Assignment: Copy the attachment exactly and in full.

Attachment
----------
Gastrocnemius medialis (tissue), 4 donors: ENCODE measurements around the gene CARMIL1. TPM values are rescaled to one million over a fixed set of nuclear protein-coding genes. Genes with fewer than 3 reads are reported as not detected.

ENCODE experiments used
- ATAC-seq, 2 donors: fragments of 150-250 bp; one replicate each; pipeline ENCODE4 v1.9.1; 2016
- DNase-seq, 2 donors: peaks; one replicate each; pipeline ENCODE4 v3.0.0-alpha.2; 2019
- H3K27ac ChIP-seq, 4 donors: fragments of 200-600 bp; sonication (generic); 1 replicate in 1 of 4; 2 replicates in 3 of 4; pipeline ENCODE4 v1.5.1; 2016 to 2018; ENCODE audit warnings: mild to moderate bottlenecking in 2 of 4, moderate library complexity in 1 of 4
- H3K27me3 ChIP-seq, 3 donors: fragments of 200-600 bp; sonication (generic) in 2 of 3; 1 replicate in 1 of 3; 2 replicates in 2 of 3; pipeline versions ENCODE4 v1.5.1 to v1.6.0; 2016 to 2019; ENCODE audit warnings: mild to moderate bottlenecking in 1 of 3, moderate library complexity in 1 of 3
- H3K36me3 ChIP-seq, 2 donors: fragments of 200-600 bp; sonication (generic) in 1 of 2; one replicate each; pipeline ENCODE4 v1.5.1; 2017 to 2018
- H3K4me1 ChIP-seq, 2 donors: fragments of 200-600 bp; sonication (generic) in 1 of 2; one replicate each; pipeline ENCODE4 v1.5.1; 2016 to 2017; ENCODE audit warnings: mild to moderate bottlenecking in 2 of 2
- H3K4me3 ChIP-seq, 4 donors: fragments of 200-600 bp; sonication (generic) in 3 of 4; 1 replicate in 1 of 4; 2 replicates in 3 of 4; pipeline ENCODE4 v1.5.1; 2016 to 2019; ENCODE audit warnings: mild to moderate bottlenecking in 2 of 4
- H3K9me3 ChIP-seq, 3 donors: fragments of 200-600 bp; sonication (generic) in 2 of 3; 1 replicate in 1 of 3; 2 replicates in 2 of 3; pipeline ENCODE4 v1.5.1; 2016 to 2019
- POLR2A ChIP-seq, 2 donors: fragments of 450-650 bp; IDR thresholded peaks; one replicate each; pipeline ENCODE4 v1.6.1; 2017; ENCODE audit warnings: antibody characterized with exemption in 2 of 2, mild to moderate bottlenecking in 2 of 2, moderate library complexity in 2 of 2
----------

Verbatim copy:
Gastrocnemius medialis (tissue), 4 donors: ENCODE measurements around the gene CARMIL1. TPM values are rescaled to one million over a fixed set of nuclear protein-coding genes. Genes with fewer than 3 reads are reported as not detected.

ENCODE experiments used
- ATAC-seq, 2 donors: fragments of 150-250 bp; one replicate each; pipeline ENCODE4 v1.9.1; 2016
- DNase-seq, 2 donors: peaks; one replicate each; pipeline ENCODE4 v3.0.0-alpha.2; 2019
- H3K27ac ChIP-seq, 4 donors: fragments of 200-600 bp; sonication (generic); 1 replicate in 1 of 4; 2 replicates in 3 of 4; pipeline ENCODE4 v1.5.1; 2016 to 2018; ENCODE audit warnings: mild to moderate bottlenecking in 2 of 4, moderate library complexity in 1 of 4
- H3K27me3 ChIP-seq, 3 donors: fragments of 200-600 bp; sonication (generic) in 2 of 3; 1 replicate in 1 of 3; 2 replicates in 2 of 3; pipeline versions ENCODE4 v1.5.1 to v1.6.0; 2016 to 2019; ENCODE audit warnings: mild to moderate bottlenecking in 1 of 3, moderate library complexity in 1 of 3
- H3K36me3 ChIP-seq, 2 donors: fragments of 200-600 bp; sonication (generic) in 1 of 2; one replicate each; pipeline ENCODE4 v1.5.1; 2017 to 2018
- H3K4me1 ChIP-seq, 2 donors: fragments of 200-600 bp; sonication (generic) in 1 of 2; one replicate each; pipeline ENCODE4 v1.5.1; 2016 to 2017; ENCODE audit warnings: mild to moderate bottlenecking in 2 of 2
- H3K4me3 ChIP-seq, 4 donors: fragments of 200-600 bp; sonication (generic) in 3 of 4; 1 replicate in 1 of 4; 2 replicates in 3 of 4; pipeline ENCODE4 v1.5.1; 2016 to 2019; ENCODE audit warnings: mild to moderate bottlenecking in 2 of 4
- H3K9me3 ChIP-seq, 3 donors: fragments of 200-600 bp; sonication (generic) in 2 of 3; 1 replicate in 1 of 3; 2 replicates in 2 of 3; pipeline ENCODE4 v1.5.1; 2016 to 2019
- POLR2A ChIP-seq, 2 donors: fragments of 450-650 bp; IDR thresholded peaks; one replicate each; pipeline ENCODE4 v1.6.1; 2017; ENCODE audit warnings: antibody characterized with exemption in 2 of 2, mild to moderate bottlenecking in 2 of 2, moderate library complexity in 2 of 2